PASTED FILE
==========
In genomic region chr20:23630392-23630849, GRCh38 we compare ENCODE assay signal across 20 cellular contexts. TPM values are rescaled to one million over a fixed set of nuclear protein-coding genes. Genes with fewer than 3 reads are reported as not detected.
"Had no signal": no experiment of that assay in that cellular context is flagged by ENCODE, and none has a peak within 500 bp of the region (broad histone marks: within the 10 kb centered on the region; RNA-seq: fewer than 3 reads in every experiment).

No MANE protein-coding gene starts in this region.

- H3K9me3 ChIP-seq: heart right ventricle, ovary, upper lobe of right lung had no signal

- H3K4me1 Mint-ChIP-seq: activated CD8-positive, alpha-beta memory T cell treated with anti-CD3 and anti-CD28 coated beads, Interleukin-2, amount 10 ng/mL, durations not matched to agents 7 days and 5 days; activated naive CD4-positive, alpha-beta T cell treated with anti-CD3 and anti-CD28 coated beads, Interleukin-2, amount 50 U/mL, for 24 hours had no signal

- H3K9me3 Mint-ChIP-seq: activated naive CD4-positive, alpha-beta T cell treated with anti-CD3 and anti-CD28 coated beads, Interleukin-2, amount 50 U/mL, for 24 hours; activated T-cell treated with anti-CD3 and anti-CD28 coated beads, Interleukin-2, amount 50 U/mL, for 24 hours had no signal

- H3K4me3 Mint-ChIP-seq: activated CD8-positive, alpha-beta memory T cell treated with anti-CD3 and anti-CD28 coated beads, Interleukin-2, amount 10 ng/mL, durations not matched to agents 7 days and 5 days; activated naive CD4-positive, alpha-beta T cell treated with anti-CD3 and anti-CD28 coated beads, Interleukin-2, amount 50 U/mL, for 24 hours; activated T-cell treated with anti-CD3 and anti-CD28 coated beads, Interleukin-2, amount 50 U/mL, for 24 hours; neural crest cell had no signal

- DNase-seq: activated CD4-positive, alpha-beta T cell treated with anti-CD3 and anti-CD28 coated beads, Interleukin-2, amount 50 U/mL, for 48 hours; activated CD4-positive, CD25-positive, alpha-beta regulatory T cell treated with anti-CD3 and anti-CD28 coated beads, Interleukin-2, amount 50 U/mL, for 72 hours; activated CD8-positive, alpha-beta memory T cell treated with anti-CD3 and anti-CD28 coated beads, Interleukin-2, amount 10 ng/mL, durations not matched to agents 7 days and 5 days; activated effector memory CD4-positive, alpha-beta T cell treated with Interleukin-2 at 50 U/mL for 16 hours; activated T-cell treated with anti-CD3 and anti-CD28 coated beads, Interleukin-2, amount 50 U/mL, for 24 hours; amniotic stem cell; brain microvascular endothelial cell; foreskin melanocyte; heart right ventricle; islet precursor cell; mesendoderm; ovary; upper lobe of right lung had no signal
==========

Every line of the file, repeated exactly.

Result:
In genomic region chr20:23630392-23630849, GRCh38 we compare ENCODE assay signal across 20 cellular contexts. TPM values are rescaled to one million over a fixed set of nuclear protein-coding genes. Genes with fewer than 3 reads are reported as not detected.
"Had no signal": no experiment of that assay in that cellular context is flagged by ENCODE, and none has a peak within 500 bp of the region (broad histone marks: within the 10 kb centered on the region; RNA-seq: fewer than 3 reads in every experiment).

No MANE protein-coding gene starts in this region.

- H3K9me3 ChIP-seq: heart right ventricle, ovary, upper lobe of right lung had no signal

- H3K4me1 Mint-ChIP-seq: activated CD8-positive, alpha-beta memory T cell treated with anti-CD3 and anti-CD28 coated beads, Interleukin-2, amount 10 ng/mL, durations not matched to agents 7 days and 5 days; activated naive CD4-positive, alpha-beta T cell treated with anti-CD3 and anti-CD28 coated beads, Interleukin-2, amount 50 U/mL, for 24 hours had no signal

- H3K9me3 Mint-ChIP-seq: activated naive CD4-positive, alpha-beta T cell treated with anti-CD3 and anti-CD28 coated beads, Interleukin-2, amount 50 U/mL, for 24 hours; activated T-cell treated with anti-CD3 and anti-CD28 coated beads, Interleukin-2, amount 50 U/mL, for 24 hours had no signal

- H3K4me3 Mint-ChIP-seq: activated CD8-positive, alpha-beta memory T cell treated with anti-CD3 and anti-CD28 coated beads, Interleukin-2, amount 10 ng/mL, durations not matched to agents 7 days and 5 days; activated naive CD4-positive, alpha-beta T cell treated with anti-CD3 and anti-CD28 coated beads, Interleukin-2, amount 50 U/mL, for 24 hours; activated T-cell treated with anti-CD3 and anti-CD28 coated beads, Interleukin-2, amount 50 U/mL, for 24 hours; neural crest cell had no signal

- DNase-seq: activated CD4-positive, alpha-beta T cell treated with anti-CD3 and anti-CD28 coated beads, Interleukin-2, amount 50 U/mL, for 48 hours; activated CD4-positive, CD25-positive, alpha-beta regulatory T cell treated with anti-CD3 and anti-CD28 coated beads, Interleukin-2, amount 50 U/mL, for 72 hours; activated CD8-positive, alpha-beta memory T cell treated with anti-CD3 and anti-CD28 coated beads, Interleukin-2, amount 10 ng/mL, durations not matched to agents 7 days and 5 days; activated effector memory CD4-positive, alpha-beta T cell treated with Interleukin-2 at 50 U/mL for 16 hours; activated T-cell treated with anti-CD3 and anti-CD28 coated beads, Interleukin-2, amount 50 U/mL, for 24 hours; amniotic stem cell; brain microvascular endothelial cell; foreskin melanocyte; heart right ventricle; islet precursor cell; mesendoderm; ovary; upper lobe of right lung had no signal